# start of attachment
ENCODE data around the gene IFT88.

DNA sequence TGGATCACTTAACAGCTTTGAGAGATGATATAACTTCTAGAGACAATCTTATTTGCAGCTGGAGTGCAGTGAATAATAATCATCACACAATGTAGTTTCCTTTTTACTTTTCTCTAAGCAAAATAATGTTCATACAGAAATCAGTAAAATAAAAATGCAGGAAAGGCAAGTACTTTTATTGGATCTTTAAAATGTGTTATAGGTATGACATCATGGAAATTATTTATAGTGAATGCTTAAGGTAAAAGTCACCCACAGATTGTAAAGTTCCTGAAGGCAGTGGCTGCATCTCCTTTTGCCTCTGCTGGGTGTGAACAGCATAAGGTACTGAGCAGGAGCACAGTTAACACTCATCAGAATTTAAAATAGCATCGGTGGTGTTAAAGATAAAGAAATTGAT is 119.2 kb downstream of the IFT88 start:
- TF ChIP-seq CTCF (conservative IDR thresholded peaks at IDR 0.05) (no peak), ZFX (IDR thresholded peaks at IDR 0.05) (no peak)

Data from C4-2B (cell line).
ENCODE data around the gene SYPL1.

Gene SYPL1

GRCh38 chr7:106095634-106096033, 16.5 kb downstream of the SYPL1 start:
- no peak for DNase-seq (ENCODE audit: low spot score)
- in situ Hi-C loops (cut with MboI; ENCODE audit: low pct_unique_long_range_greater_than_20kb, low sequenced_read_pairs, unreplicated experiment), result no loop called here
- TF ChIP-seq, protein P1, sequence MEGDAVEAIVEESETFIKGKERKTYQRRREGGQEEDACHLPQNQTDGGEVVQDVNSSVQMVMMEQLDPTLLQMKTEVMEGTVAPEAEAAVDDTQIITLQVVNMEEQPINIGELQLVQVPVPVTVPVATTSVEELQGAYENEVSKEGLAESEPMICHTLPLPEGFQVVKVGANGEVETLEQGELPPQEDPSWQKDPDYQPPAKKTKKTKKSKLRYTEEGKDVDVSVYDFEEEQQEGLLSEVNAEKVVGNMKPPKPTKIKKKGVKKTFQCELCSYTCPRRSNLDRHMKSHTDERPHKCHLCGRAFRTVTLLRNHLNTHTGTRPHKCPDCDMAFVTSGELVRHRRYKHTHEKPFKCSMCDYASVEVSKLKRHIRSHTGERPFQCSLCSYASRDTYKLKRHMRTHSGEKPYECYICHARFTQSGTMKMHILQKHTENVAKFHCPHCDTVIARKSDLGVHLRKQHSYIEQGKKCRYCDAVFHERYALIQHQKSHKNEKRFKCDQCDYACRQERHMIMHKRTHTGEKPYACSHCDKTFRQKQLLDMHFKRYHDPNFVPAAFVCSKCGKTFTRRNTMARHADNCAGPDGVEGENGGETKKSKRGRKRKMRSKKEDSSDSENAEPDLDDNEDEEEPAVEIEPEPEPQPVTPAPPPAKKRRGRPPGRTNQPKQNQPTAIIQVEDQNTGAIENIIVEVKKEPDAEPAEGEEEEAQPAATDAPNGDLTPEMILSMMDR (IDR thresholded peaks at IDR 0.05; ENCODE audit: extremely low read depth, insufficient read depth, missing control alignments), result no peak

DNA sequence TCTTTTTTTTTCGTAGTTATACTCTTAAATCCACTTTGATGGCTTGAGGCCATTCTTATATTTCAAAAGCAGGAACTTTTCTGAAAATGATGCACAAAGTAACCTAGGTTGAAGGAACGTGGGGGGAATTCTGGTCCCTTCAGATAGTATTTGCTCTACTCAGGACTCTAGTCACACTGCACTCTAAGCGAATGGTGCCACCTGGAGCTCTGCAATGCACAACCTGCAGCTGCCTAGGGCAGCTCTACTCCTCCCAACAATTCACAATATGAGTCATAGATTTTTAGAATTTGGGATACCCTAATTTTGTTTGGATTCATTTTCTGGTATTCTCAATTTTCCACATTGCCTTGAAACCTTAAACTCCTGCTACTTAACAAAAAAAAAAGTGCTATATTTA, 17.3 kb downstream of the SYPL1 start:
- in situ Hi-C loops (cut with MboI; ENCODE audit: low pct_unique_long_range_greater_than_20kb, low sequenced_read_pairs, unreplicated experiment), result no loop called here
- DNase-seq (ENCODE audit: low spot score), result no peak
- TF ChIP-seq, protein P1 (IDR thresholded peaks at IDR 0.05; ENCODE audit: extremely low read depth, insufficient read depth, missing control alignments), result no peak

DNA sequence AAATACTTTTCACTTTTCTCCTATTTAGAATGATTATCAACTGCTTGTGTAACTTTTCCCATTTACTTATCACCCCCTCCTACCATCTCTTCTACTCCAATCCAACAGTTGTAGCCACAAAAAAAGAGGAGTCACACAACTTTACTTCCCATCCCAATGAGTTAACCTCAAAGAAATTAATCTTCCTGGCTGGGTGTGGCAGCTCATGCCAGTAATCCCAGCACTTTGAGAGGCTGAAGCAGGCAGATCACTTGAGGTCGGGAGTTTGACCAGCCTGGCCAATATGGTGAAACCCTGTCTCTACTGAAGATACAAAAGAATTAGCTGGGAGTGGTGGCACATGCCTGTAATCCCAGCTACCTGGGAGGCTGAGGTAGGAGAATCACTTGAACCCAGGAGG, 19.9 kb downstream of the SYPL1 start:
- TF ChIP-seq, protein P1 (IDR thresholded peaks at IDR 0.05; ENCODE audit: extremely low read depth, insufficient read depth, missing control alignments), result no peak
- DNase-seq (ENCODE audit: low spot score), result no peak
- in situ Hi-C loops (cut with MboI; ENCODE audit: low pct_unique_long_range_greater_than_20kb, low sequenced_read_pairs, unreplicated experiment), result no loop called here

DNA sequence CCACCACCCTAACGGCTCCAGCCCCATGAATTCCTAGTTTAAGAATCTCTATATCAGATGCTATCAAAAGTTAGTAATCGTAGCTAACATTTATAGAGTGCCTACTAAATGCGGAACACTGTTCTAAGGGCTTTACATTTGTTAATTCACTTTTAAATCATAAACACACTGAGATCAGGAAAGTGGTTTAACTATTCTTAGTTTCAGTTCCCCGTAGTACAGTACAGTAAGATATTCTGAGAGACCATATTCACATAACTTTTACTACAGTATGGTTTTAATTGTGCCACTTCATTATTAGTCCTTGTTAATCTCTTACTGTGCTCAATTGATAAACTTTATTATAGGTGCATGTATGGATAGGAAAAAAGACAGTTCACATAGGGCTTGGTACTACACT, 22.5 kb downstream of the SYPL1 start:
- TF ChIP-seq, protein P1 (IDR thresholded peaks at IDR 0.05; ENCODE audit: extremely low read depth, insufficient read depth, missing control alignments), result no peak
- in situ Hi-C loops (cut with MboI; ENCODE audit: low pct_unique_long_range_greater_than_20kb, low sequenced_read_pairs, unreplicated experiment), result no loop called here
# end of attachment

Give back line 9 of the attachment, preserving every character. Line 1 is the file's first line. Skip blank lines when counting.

- in situ Hi-C loops (cut with MboI; ENCODE audit: low pct_unique_long_range_greater_than_20kb, low sequenced_read_pairs, unreplicated experiment), result no loop called here